1. I believe my seminary has a clear, defined goal and I believe in my case it was met. Their mission statement is: “integrates theological education with Christ-centered transformation as it equips men and women for ministry in the church and the world.”
2. As for practical skills, I’m part of a Facebook group called “Things They Didn’t Teach us in Seminary”. It’s a fun group with people listing lighthearted things as well as some serious things that people deal with in ministry that no one taught them about. We’re also able to provide each other with advice and support. To some degree, there are things that really, no one can prepare us for. Who could even begin to imagine some of the many and sundry things that one will deal with in ministry? The issues are as many as there are people on the face of the earth. Also, I wonder if seminaries don’t teach some practical things because, particularly if they’re not a strict denominational seminary, it would be too difficult to teach me about the intricacies of ministering in a Baptist, Methodist, Pentecostal, Quaker, etc. environment. Every denomination and/or church has its own polity and again, I think it would too difficult for seminaries to try to delve into all the complexities. Maybe seminaries assume (wrongly or rightly) that is training that our churches will provide.
3. At my seminary, I know that the faculties’ academic background is looked into, but I think just based on what little I’ve heard, that there is some discussion on the faculty member’s spirituality and beliefs. In the mission statement, it’s stated that they seek “faculty with shared commitment to biblical, evangelical faith; the pursuit of excellence in teaching; and professional development through continuing education and research. This interdenominational team of educators attempts to create both a community of fellowship and a climate for learning.”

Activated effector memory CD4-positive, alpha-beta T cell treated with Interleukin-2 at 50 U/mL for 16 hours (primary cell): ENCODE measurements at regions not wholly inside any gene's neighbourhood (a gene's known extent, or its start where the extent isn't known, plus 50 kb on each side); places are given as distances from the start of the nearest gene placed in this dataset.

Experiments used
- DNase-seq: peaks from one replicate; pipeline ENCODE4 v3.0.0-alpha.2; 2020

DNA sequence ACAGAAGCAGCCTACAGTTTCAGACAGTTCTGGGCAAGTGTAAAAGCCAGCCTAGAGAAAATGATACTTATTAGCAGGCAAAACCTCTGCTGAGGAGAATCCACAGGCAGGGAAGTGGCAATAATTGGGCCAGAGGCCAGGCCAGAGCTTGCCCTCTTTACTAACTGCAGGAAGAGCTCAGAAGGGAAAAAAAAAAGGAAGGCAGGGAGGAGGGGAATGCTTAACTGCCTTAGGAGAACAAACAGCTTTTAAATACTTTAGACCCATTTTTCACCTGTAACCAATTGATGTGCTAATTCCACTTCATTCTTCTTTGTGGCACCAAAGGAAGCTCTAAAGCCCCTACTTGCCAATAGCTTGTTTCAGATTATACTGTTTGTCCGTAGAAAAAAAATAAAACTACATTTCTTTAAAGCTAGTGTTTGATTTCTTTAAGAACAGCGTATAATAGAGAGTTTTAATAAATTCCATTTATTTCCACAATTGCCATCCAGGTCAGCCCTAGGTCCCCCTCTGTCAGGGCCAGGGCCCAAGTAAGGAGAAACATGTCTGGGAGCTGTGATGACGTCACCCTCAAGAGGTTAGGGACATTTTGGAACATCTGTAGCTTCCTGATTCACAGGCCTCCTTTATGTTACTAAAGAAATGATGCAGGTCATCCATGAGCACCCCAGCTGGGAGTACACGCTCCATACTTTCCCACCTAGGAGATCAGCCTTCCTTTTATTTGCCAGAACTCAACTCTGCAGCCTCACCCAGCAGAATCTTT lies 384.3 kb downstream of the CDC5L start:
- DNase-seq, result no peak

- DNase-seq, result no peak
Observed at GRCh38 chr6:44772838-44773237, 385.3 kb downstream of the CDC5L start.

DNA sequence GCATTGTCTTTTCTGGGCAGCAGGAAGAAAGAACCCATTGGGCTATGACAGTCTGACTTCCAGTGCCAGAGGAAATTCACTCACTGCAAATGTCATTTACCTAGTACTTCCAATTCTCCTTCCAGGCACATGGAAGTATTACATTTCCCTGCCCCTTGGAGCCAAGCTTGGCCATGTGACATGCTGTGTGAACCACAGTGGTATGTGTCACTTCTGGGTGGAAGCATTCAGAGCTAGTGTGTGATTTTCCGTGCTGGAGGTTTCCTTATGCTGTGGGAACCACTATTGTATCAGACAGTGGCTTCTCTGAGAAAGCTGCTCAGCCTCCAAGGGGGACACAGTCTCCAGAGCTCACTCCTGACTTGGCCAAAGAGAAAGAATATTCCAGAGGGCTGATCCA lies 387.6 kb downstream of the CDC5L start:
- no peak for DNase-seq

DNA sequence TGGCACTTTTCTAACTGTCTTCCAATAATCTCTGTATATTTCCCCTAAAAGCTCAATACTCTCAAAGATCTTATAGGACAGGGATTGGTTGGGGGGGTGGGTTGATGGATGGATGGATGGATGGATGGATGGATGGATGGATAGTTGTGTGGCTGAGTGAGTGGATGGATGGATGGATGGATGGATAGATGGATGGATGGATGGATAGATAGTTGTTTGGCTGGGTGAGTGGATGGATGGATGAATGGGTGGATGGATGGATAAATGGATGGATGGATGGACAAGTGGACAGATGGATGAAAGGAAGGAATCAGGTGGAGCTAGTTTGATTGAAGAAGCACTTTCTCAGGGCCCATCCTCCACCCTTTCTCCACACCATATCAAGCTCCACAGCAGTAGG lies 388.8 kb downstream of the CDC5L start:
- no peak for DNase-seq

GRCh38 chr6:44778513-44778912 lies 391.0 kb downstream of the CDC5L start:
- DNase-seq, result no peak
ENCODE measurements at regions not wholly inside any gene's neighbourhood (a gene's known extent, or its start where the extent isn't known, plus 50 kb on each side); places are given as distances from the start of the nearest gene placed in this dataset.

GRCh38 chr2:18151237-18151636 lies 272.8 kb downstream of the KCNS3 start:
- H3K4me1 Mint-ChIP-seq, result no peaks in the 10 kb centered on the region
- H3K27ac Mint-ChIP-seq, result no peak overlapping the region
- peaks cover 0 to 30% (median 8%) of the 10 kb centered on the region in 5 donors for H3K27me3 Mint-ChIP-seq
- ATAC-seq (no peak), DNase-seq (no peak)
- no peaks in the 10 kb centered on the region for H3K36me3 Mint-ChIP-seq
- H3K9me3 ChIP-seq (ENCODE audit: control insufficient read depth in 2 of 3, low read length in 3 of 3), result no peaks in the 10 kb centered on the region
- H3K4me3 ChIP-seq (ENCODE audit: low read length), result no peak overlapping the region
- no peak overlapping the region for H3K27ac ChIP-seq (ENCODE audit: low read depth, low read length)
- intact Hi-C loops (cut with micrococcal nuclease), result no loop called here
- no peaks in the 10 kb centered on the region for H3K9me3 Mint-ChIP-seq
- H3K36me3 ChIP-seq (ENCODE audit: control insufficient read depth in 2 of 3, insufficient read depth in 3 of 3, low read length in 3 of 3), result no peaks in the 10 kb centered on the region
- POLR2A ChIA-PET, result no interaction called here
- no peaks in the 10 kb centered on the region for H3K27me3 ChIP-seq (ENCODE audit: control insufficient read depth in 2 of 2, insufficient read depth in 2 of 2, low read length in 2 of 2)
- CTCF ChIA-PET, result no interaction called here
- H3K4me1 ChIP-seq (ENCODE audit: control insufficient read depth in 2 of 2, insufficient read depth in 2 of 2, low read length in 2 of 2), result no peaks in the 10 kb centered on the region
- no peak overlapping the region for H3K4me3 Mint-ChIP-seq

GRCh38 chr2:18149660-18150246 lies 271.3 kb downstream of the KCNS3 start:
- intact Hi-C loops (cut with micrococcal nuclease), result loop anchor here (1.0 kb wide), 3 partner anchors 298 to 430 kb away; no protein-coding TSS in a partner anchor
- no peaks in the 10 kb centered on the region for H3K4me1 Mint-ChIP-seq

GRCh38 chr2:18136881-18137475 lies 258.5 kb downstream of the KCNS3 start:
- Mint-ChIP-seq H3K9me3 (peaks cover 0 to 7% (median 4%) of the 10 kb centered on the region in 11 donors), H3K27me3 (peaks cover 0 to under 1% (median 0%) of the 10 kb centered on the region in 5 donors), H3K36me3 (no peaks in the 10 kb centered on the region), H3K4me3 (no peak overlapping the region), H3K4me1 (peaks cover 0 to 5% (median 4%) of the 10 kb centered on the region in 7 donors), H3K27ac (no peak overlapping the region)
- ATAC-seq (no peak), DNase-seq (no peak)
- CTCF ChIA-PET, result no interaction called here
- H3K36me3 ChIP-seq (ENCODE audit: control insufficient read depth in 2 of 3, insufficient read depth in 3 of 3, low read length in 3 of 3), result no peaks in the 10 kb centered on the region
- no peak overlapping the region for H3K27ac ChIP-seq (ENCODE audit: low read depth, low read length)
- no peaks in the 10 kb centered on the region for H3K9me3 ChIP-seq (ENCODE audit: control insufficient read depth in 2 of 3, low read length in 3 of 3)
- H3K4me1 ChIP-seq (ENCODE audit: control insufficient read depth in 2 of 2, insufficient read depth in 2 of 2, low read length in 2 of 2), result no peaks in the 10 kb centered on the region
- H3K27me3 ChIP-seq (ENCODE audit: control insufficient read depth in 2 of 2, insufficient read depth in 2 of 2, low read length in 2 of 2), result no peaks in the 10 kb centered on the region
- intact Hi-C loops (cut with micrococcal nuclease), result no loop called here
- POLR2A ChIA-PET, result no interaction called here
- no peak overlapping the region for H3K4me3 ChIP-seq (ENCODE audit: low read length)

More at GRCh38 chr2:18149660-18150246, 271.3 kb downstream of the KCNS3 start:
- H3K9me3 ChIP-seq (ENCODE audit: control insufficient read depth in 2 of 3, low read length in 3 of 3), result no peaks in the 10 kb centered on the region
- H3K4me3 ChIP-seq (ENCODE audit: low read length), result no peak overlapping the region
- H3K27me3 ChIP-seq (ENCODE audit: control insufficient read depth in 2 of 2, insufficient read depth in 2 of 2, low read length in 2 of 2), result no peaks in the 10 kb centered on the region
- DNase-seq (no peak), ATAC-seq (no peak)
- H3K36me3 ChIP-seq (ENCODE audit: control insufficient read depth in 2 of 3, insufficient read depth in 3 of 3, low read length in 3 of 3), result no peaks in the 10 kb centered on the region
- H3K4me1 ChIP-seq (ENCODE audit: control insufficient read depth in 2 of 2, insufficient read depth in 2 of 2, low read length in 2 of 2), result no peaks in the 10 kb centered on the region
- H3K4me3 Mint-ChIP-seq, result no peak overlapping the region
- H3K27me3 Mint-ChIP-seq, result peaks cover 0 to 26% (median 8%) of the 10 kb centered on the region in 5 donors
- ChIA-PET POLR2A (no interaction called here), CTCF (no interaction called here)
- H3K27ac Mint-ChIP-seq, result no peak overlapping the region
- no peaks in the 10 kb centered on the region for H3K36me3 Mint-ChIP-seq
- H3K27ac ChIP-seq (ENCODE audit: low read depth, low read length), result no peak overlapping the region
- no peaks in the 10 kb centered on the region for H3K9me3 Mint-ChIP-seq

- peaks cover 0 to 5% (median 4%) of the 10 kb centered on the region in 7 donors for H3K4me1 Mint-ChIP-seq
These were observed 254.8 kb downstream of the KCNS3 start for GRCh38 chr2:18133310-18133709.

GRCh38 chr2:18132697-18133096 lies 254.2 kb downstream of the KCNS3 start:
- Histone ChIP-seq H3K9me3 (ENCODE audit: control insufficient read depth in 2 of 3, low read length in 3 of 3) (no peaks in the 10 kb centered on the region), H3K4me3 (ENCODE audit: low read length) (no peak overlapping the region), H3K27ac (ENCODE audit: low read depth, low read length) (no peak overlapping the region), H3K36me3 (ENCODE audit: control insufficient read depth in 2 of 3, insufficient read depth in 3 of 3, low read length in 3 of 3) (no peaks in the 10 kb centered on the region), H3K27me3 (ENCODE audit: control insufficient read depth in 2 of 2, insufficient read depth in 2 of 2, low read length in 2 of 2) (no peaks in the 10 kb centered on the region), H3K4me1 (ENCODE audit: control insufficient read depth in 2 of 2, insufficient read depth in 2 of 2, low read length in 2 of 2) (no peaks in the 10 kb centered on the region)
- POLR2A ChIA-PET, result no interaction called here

4. Customer focus is a good point and I have not had any follow-up from my seminary. I wonder if seminaries are just short-staffed to even offer that kind of follow-up or maybe it’s never occurred to them? It’s a worthy point to pursue rather than relying on anecdotal stories from the occasional alum that might end up working with the seminary or staying in touch in one way or another. More than likely, most alums are never contacted beyond the requisite fundraising letter.
Very good thoughts. I attended seminary and many times I have felt that sem. could have done a better job for me. I think it would be very helpful if actual ministry practicum would be part of the course load. This would extend the time in school but I think it would be worth it. I really like the idea of schools following up on their students after graduation.
Not too long ago we had a Admissions Director of a Christian University visit our Church. He shared with the congregation the school’s role in society, the Church and what it had to offer young people seeking a career serving the Lord. Outside there was a table with information and it all seemed like it was a dynamic opportunity, especially the opportunity for scholarship. After reading this, and based on experience, I wonder what the how it all is in reality, the day to day for the students and staff. I pray there’s a turn around and just like churches and a nation need a revival, so do Christian Universities!